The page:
John Roberts Said “Things Have Changed Dramatically” in the South. Georgia Shows Why He’s Wrong.

Voter suppression is not a thing of the past.

Matt Rourke/AP

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“Things have changed dramatically” in the South, Chief Justice John Roberts wrote in 2013 when he authored the majority opinion gutting the Voting Rights Act, ruling that states with a long history of discrimination no longer needed to have changes to their voting procedures approved by the federal government.

Voter suppression in Georgia is Exhibit A for why he is wrong.

After Joe Biden carried the state in November and Black voters turned out in record numbers in the January runoffs to elect Democrat Raphael Warnock as the state’s first Black senator and Democrat Jon Ossoff as the state’s first Jewish senator, Georgia Republicans passed a sweeping rewrite of the state’s election laws on Thursday to make it harder for Democratic constituencies to vote and have their ballots counted.

Though some Georgia Republicans, most notably Secretary of State Brad Raffensperger, defended the integrity of the 2020 election, the “Election Integrity Act of 2021” heavily restricts mail ballot drop boxes, adds new ID requirements for mail-in voting, throws out ballots cast in the wrong precincts, and makes it a crime to give voters food and water while they’re waiting in line.

In addition to making it harder to vote, the new law allows the GOP-controlled legislature to appoint a majority of members of the state election board and gives the board the power to take over county election boards, making it easier for Republicans to challenge election results, take over election administration in large Democratic counties, and even decline to certify the results if Democrats win close races—which Trump tried and failed to get the state to do in 2020.

“Despite nationwide scrutiny of Georgia’s elections, which only confirmed the absence of any fraud, insecurity, or wrongdoing, Republican members of the General Assembly voted to pass sweeping omnibus legislation that is clearly intended to and will have the effect of making it harder for lawful Georgia voters to participate in the State’s elections,” says a new lawsuit filed by Democratic lawyer Marc Elias on behalf of civil rights groups in the state. “And it will impose these unjustifiable burdens disproportionately on the State’s minority, young, poor, and disabled citizens.”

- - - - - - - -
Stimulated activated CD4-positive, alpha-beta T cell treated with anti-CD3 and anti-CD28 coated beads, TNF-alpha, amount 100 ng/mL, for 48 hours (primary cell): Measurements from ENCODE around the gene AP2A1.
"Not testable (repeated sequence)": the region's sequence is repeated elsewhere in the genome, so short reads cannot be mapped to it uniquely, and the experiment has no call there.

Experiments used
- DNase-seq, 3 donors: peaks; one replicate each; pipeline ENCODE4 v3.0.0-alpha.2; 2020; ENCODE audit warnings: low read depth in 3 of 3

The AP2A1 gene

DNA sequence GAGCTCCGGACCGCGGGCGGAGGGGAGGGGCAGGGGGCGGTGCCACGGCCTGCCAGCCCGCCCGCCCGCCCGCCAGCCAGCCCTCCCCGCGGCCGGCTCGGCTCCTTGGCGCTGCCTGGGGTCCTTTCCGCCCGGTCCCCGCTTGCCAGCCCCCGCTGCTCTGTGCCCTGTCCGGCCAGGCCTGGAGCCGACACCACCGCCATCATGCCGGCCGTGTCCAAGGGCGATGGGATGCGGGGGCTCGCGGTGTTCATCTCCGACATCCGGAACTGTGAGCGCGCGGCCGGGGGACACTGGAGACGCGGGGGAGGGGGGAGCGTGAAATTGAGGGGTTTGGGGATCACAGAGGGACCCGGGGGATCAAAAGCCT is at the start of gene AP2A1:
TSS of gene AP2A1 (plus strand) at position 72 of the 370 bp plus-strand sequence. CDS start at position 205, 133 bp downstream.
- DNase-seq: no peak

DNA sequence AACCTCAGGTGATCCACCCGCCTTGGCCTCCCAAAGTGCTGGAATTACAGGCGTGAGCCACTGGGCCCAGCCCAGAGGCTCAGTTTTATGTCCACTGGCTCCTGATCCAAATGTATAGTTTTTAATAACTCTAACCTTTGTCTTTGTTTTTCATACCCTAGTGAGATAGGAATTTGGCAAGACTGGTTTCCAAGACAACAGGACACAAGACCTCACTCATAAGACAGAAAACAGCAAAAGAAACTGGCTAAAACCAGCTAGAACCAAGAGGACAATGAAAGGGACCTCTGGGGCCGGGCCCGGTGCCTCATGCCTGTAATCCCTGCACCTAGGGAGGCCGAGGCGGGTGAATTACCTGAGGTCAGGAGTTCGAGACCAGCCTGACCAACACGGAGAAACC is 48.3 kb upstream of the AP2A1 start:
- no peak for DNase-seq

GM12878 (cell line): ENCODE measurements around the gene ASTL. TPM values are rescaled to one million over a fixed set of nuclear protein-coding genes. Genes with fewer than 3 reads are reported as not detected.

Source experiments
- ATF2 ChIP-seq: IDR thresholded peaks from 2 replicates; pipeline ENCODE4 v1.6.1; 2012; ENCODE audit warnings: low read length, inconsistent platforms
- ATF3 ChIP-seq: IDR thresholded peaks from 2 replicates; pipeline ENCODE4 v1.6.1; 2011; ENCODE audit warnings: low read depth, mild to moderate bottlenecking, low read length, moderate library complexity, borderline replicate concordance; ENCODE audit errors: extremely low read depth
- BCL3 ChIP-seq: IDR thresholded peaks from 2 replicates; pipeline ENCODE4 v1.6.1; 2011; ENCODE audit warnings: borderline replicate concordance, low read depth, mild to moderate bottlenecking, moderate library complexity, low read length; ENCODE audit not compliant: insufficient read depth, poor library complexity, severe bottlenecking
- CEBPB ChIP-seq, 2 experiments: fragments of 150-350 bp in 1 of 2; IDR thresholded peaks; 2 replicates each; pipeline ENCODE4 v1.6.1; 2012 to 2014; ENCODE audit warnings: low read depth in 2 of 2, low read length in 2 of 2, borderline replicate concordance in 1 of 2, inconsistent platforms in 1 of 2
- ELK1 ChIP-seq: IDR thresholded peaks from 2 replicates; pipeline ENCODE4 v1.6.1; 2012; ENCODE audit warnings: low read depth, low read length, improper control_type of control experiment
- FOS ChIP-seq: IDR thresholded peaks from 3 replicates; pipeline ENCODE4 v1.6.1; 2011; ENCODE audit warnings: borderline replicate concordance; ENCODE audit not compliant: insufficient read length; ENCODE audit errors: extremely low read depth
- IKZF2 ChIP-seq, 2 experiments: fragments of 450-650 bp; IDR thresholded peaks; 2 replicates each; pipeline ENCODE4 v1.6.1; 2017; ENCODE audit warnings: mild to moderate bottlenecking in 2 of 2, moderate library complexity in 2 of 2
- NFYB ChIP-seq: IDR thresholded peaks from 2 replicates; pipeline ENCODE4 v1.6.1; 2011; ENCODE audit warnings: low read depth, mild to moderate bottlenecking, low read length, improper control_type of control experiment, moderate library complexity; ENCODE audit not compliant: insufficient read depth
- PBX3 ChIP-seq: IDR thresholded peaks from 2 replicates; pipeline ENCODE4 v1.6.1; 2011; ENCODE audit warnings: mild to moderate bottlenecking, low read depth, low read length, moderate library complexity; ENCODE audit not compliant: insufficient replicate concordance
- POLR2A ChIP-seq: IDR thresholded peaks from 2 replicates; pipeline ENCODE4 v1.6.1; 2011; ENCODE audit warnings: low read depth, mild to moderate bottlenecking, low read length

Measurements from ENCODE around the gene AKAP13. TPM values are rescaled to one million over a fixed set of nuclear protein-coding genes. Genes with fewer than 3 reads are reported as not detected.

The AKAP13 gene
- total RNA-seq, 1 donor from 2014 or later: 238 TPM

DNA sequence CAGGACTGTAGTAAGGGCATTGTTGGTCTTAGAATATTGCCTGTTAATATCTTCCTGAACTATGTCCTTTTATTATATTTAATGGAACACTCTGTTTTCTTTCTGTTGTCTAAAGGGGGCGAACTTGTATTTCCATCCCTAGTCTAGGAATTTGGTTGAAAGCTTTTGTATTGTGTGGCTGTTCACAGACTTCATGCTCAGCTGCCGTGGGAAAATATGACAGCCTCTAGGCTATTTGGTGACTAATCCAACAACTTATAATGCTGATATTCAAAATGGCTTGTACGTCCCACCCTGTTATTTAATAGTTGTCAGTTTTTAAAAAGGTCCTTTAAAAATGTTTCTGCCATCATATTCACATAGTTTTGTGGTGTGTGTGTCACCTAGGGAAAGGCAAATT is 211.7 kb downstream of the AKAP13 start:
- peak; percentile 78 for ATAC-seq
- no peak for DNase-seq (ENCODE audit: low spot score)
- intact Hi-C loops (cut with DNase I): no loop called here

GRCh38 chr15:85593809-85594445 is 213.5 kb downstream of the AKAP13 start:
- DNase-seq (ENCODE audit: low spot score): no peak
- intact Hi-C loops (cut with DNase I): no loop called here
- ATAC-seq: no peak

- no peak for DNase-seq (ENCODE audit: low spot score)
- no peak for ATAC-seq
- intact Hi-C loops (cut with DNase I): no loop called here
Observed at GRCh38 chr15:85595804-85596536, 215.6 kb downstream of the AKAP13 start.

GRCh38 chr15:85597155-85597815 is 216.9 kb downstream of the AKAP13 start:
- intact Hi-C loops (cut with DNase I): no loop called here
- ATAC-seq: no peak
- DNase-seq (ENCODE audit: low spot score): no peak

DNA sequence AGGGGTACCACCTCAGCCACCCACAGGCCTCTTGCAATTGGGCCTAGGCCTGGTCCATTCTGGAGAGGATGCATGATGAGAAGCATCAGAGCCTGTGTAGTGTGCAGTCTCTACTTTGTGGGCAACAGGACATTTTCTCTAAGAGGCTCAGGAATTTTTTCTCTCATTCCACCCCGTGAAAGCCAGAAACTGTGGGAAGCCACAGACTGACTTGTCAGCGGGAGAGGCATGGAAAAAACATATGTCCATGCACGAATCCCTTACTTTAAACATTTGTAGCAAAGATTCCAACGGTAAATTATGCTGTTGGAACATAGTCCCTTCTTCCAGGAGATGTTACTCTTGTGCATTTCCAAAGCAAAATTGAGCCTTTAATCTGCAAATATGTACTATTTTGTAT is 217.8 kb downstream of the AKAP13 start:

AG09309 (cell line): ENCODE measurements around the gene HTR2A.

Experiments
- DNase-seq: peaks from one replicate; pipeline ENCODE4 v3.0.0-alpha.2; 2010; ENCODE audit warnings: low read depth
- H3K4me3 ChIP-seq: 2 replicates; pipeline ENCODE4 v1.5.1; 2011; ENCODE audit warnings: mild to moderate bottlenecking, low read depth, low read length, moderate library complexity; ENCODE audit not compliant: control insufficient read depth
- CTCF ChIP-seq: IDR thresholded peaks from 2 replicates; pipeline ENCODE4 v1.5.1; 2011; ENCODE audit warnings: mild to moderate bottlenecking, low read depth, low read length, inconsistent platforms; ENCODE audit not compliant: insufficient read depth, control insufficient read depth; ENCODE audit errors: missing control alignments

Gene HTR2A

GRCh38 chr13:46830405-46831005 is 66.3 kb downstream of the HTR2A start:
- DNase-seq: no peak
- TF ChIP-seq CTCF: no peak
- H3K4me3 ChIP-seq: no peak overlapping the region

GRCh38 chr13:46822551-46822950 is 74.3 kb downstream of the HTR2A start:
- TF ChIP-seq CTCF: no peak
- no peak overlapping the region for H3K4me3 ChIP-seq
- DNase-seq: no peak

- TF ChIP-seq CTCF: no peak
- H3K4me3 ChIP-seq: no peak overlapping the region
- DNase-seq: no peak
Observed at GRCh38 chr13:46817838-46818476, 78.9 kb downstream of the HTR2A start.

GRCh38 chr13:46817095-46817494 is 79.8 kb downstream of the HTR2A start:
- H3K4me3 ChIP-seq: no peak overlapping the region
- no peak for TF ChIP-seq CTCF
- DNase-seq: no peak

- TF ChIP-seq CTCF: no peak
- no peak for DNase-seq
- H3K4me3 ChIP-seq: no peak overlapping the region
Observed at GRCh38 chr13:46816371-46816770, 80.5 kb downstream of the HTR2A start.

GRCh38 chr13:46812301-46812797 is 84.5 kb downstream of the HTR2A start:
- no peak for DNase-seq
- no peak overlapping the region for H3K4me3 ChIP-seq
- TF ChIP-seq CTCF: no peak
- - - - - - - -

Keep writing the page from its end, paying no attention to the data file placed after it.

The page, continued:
In a disturbing echo of history, Republican Gov. Brian Kemp signed the bill surrounded by an all-white group of Georgia legislators, under a painting of a slave plantation, according to Philadelphia Inquirer columnist Will Bunch.

When a Black member of the legislature, Democratic state Rep. Park Cannon, knocked on the governor’s door as he announced his signing of the bill, the Georgia Capitol police arrested her and forcefully dragged her from the building, bringing felony charges that brought to mind how Black protesters were targeted by law enforcement in Georgia during the Jim Crow era.

Georgia was the first Southern state to pass a poll tax to disenfranchise newly emancipated Black voters during Reconstruction. Now it’s one of the first states to pass sweeping new voting restrictions in 2021, based on Trump’s lies about a stolen election.

Voting discrimination is far from a thing of the past, and things have changed much less in the South than John Roberts would have you believe.

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DONALD TRUMP & DEMOCRACY

Mother Jones was founded to do things differently in the aftermath of a political crisis: Watergate. We stand for justice and democracy. We reject false equivalence. We go after, and go deep on, stories others don’t. And we’re a nonprofit newsroom because we knew corporations and billionaires would never fund the journalism we do. Our reporting makes a difference in policies and people’s lives changed.

And we need your support like never before to vigorously fight back against the existential threats American democracy and journalism face. We’re running behind our online fundraising targets and urgently need all hands on deck right now. We can’t afford to come up short—we have no cushion; we leave it all on the field.

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